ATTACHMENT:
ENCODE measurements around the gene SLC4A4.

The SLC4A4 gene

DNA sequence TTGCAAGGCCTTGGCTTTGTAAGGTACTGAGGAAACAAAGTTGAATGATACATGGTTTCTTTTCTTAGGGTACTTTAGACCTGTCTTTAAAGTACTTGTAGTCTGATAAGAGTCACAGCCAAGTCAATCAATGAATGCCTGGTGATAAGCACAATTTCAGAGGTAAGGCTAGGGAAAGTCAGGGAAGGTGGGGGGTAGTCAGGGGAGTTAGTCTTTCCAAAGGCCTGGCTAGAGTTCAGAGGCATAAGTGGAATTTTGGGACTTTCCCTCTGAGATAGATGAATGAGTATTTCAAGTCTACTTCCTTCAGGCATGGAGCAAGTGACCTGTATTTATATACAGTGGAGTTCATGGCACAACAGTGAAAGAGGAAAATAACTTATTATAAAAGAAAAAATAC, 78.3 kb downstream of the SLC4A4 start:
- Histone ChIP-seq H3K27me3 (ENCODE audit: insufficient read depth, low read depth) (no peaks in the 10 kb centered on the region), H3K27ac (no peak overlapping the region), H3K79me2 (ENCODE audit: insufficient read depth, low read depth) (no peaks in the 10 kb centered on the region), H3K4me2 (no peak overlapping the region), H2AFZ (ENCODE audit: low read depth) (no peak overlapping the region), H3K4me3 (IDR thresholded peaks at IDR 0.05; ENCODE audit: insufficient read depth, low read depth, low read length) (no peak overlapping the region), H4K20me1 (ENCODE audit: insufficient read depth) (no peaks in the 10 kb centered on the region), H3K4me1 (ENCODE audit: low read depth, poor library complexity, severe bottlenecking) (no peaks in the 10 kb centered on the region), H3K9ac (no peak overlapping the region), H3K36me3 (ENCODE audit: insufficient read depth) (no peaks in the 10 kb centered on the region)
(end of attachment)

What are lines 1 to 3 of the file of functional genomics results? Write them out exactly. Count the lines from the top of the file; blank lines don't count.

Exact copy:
ENCODE measurements around the gene SLC4A4.

The SLC4A4 gene

DNA sequence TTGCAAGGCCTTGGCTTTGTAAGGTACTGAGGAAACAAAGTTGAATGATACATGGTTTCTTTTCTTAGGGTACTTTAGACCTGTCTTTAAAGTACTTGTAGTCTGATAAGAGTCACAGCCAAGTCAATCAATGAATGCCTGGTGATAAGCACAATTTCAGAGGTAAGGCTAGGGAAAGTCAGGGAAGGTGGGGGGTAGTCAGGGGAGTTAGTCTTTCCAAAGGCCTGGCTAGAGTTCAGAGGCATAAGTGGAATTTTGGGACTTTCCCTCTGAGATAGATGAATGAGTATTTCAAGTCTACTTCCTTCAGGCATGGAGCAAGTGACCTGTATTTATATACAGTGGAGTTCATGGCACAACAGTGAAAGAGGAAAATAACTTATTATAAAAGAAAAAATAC, 78.3 kb downstream of the SLC4A4 start: